Menopause is a natural transition in a women’s life and signals the end of her reproductive abilities. Let’s discuss symptoms, lifestyle factors and remedies for hot flashes today. This is the first post in a series on women’s health in midlife.
In the United States, the average age of menopause is 50-52 years of age, but the period leading up to menopause, called perimenopause, can last from a few months to many years. During this perimenopausal period, the ovaries stop responding to FSH (follicle stimulating hormone) and begin producing less and less estrogen and progesterone.
This change causes symptoms such as hot flashes, night sweats, insomnia, headaches, vaginal dryness, vision changes, weight gain and irregular menstruation. The complete transition into menopause is said to occur when menstruation has stopped for 1 complete year (Parker, 2013, pgs. 258-259). These symptoms can be very disruptive to a woman’s life and many seek help from their allopathic doctors who prescribe synthetic and bioidentical hormones as well as anti-depressants (Carroll & Kelley, 2009) to help with symptom management, but not everyone wants to, or can, take the antidepressant or hormone replacement route. This website is focused on natural menopause remedies.
Hot flashes and night sweats seem to be the most common symptoms of this change.
It is estimated that 65-80% of premenopausal women experience hot flashes (Murray & Pizzorno, 2005, pg 745). Hot flashes, also known as hot flushes, are sudden changes in body temperature causing a woman to feel hot, begin sweating and may even include a flushed face. When these hot flashes occur at night, they are referred to as night sweats and contribute to symptoms of insomnia and fatigue.
It is believed that hot flashes are triggered by minute fluctuations in core temperature due, in part, to the fluctuating estrogen levels in the body during midlife. It is also believed that perimenopausal and menopausal women have a reduced thermoneutral zone. This thermoneutral zone is the range in which the body feels comfortable with no need to sweat or shiver to maintain a balanced body temperature (Freedman, 2014). Therefore when these slight changes occur to core temperature, the body reacts quickly to try and maintain homeostasis causing hot or even cold flashes.
There are certain risk factors that may contribute to the severity and frequency of hot flashes for certain women such as diet, obesity, caffeine consumption, stress, tight clothes, alcohol consumption, smoking and even phthalate exposure from personal care products (Ziv-Gal, Gallicchio, Chiang, ther, Miller, Zacur, Dills, Flaws, 2016).
Get Rid of Hot Flashes
Diet and lifestyle changes need to be addressed first when dealing with hot flashes. It used to be believed that increased abdominal adiposity (belly fat) decreased one’s risk of hot flashes, but studies are now showing that not to be true. One of the first steps in reducing hot flashes should be reaching and maintaining a normal body weight for your body.
Focusing on a primarily plant based diet that includes phytoestrogens such as soybeans, soy foods, (be careful with soy though) flaxseeds, nuts, whole grains, apples, fennel, celery, parsley, cabbage and alfalfa (Murray & Pizzorno, 2005, pg. 745) as well as reducing caffeine intake may be helpful (Faubion, Sood, Thielen, & Shuster, 2015).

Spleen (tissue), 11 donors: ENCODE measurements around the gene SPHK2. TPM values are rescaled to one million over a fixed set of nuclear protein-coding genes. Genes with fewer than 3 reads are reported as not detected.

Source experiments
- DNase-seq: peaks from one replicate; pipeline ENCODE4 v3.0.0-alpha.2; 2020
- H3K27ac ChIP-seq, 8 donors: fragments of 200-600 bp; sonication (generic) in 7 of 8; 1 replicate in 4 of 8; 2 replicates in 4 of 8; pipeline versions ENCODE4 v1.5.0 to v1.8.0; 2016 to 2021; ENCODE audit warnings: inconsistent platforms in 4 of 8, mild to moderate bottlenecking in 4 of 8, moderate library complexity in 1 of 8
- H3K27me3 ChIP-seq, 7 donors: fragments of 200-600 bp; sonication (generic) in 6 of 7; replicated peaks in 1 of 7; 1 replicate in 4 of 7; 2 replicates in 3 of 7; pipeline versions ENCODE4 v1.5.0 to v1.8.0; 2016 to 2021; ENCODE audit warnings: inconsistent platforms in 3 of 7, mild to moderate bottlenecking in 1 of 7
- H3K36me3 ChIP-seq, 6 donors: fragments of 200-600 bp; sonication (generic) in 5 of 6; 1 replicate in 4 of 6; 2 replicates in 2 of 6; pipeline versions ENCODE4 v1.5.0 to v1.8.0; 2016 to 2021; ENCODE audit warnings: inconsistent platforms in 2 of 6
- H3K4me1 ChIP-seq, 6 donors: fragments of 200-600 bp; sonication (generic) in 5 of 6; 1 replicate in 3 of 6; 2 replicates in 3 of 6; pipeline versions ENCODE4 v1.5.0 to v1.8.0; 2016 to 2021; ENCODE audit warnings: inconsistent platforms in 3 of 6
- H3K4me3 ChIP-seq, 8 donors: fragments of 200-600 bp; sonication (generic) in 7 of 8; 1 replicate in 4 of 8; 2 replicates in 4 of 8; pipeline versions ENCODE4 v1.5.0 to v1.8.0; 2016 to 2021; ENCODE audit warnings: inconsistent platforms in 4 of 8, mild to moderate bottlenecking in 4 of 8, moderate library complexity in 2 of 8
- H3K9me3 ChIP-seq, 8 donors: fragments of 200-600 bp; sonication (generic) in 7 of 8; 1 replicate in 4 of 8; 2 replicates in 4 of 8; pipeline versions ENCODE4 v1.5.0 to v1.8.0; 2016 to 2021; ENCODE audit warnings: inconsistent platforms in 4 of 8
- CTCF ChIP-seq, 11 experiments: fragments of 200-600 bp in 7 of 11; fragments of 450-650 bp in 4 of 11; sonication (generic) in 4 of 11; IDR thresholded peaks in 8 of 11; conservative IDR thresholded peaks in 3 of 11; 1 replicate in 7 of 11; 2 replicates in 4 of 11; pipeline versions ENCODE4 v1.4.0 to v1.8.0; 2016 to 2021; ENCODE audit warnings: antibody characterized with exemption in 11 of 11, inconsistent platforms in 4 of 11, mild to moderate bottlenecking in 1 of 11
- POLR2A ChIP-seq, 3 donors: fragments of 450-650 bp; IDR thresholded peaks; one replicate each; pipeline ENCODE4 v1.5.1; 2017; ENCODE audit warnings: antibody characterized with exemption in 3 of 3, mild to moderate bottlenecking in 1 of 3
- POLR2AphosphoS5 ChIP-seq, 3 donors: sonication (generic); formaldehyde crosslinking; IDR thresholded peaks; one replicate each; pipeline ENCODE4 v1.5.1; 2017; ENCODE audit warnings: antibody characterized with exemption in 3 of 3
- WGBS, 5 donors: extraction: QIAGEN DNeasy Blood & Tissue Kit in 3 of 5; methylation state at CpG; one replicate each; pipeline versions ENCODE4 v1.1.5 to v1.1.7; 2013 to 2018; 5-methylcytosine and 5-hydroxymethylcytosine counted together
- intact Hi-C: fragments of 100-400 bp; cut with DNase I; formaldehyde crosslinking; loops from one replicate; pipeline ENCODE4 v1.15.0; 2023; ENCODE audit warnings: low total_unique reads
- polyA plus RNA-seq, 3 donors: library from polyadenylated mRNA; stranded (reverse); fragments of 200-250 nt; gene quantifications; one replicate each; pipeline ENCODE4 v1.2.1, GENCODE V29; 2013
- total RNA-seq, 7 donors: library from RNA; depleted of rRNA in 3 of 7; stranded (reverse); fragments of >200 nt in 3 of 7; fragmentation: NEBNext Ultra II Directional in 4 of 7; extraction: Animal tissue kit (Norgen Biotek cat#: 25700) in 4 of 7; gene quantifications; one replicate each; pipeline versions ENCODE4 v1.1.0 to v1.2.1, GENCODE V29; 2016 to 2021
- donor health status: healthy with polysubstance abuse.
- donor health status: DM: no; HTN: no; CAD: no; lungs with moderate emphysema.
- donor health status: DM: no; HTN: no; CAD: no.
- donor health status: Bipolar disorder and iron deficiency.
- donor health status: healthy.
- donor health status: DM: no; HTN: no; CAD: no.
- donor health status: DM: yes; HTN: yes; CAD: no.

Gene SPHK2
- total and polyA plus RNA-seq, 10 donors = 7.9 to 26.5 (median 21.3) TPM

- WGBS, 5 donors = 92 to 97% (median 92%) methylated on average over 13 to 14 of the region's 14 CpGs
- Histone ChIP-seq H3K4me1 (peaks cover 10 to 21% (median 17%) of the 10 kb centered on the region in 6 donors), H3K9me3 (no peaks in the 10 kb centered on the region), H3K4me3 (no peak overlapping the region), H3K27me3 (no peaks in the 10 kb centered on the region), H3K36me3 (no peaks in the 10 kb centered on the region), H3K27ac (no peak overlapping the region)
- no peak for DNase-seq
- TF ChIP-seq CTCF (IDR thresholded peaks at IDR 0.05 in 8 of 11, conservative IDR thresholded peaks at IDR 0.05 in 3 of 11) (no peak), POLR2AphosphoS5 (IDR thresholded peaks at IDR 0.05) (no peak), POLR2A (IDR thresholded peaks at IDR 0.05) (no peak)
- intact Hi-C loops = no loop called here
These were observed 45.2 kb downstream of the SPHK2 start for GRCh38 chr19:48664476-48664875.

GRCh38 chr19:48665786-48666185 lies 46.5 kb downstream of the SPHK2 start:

I personally advocate a low carbohydrate (lots of above ground vegetables), low to moderate animal protein (70-85g) and healthy high fat (avocado, nuts and seeds, coconut and olive oil) diet. Check out my Keto Kickstart course to help you get started on the right foot.
Smoking has also been shown to increase one’s risk of hot flashes, so stopping smoking is extremely important for many health reasons including reducing hot flashes (Whiteman, Staropoli, Langenberg, McCarter, Kjerulff, & Flaws, 2003).
While exercise may increase the occurrence of hot flashes in some women, as little as 20 minutes of mild to moderate exercise 3 days per week (Longe, 2015) has been found to be helpful in reducing hot flash incidence.
Stress reduction and relaxation techniques have been found to be equally as beneficial as some drug therapies in reduction of hot flashes (Freedman, 2007). This means that working to incorporate yoga, meditation, breathing techniques and mindfulness in daily self care practices can have a significant benefit to your hot flash reduction and quality of life.
Herbs for Hot Flashes
There are a few herbs that may help to reduce hot flashes. One of the most popular is black cohosh. Black cohosh has been found to reduce both the severity and frequency of hot flashes in postmenopausal women (Shahnazi, Nahaee, Mohammad-Alizadeh-Charandabi, & Bayatipayan, 2013).
Another important herb that helps reduce symptoms is fennel. In a triple-blind study, women in midlife were given 100mg of fennel twice a day. This dosage showed significant improvement in symptoms as compared to the placebo group (Rahimikian, Rahimi, Golzareh, Bekhradi, & Mehran 2017). I like the product Femtrol which includes fennel and black cohosh as well as other herbs.
Red clover has been found to also possibly reduce hot flashes, but more studies will need to be done on this (Ghazanfarpour, Sadeghi, Roudsari, Khorsand, Khadivzadeh, & Muoio, 2016).
Essential Oils for Hot Flashes
Certain essential oils have also been shown to be helpful for menopausal symptoms.
Clary sage has been shown to have antidepressant effects and reduces cortisol (Lee, KCho, & Kang, 2014). You can easily put this in a diffuser or inhaler or use a product like Clary Calm that can easily be kept in your purse and used as needed.
You do NOT have to suffer during menopause…it should be the prime of your life! Schedule an appointment today so we can get you feeling amazing!